Supporting Urban Wildlife

Something I’ve suspected for a long time is that the ornamental-landscaping industry contributes more to climate disruption than livestock farming. The relentless mowing, blowing, rigidly harsh pruning, spraying of herbicides and pesticides, all in pursuit of a human notion of neatness and order. I’m still in the process of researching this, and I’m not sure whether the government statistics quoted above include non-food agriculture or not, but I bet our turf-grass and other “vanity agriculture” has a bigger footprint than ALL farming put together — and it doesn’t even produce food! 

Personally, I would really like to see us shift our cultural norms of what is “attractive” landscaping. The unnatural, close-clipped “neatness” of many of our parks and public spaces may look orderly to the human eye (at least the modern Western human eye), but from the standpoint of nature, the ultimate order can be found in a forest or meadow. Not coincidentally, forests and meadows are among the most popular destinations of people who are seeking beauty and the health-restoring qualities of nature.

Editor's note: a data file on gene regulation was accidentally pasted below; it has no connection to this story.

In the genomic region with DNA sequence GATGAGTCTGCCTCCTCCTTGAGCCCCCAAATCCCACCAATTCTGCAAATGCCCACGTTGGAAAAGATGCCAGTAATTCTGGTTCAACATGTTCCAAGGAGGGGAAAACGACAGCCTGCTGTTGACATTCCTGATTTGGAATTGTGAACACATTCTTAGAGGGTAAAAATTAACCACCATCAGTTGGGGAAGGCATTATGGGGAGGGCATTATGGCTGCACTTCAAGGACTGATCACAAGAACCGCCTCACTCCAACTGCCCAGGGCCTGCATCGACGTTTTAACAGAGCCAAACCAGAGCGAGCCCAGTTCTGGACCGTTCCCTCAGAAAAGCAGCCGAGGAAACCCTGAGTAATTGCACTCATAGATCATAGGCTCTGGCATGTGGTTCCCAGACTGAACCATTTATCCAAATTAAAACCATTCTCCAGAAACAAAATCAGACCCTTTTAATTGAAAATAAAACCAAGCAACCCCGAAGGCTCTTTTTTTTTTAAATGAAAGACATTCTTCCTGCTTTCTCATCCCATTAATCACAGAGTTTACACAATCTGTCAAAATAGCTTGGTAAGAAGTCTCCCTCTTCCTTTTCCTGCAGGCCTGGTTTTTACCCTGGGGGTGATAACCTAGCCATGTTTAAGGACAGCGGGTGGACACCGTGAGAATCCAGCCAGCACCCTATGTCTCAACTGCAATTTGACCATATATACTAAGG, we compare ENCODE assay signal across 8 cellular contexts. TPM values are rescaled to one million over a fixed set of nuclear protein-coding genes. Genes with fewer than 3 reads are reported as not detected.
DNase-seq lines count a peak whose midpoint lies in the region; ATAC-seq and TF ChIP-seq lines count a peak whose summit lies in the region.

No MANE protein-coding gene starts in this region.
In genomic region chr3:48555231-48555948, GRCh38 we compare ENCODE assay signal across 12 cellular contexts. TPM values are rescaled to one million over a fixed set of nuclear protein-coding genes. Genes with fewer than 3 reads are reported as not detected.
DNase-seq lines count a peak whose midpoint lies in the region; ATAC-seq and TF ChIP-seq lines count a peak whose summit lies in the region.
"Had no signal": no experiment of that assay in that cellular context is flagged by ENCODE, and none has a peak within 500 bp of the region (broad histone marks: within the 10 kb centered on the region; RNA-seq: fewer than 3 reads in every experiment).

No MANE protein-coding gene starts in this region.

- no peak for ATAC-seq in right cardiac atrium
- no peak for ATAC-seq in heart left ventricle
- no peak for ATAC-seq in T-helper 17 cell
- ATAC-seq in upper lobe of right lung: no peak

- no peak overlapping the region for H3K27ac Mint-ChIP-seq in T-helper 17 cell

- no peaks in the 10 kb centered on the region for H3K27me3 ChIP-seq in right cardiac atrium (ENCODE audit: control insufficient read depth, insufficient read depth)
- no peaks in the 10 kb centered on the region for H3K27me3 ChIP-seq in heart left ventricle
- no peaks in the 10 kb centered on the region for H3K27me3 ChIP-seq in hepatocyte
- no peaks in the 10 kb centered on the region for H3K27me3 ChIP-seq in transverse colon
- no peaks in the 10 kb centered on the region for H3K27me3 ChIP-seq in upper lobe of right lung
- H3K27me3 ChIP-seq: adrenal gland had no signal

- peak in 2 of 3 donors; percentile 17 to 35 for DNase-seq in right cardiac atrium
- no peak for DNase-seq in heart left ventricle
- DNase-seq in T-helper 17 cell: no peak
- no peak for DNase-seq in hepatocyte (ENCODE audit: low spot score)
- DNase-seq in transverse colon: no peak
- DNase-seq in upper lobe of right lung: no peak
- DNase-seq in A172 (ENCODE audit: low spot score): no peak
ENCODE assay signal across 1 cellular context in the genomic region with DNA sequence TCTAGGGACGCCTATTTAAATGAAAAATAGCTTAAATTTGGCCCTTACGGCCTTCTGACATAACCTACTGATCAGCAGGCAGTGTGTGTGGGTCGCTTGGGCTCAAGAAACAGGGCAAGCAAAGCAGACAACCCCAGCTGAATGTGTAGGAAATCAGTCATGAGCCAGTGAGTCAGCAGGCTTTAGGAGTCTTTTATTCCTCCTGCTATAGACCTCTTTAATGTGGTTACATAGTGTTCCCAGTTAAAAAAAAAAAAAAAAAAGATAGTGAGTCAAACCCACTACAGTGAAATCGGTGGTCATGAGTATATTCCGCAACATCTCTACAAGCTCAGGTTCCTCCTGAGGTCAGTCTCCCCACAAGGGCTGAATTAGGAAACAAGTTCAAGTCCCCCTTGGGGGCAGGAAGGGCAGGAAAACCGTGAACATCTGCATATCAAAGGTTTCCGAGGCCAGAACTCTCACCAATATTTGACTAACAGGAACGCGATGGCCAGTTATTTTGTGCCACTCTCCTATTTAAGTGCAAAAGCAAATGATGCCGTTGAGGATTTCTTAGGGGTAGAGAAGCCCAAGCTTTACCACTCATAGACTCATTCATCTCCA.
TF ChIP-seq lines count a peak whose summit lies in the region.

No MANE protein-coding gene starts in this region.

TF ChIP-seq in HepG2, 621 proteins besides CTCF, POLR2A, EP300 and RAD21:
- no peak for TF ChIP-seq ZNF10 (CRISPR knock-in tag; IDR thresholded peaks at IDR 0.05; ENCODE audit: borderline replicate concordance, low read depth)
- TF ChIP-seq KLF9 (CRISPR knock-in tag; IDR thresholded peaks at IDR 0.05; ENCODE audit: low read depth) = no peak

National Wildlife Federation Honors Aust as America’s Top City for Wildlife

The National Wildlife Federation has named Austin America’s top city for wildlife.  

From the WWF press release:

“Wildlife in urban and suburban areas face tremendous stress as we chop down trees, plant yards, drain wetlands, install storm water systems, erect buildings and pave roads. Wildlife need our help to survive. In our “Top 10 Cities for Wildlife,” we recognize cities that are not only taking direct action to help wildlife, but their residents are also creating wildlife habitat in their backyards, balconies, at schools and throughout their communities.”

Also: National Wildlife Federation Honors America’s Top 10 Cities for Wildlife

Read the article and see if your city made the top 10!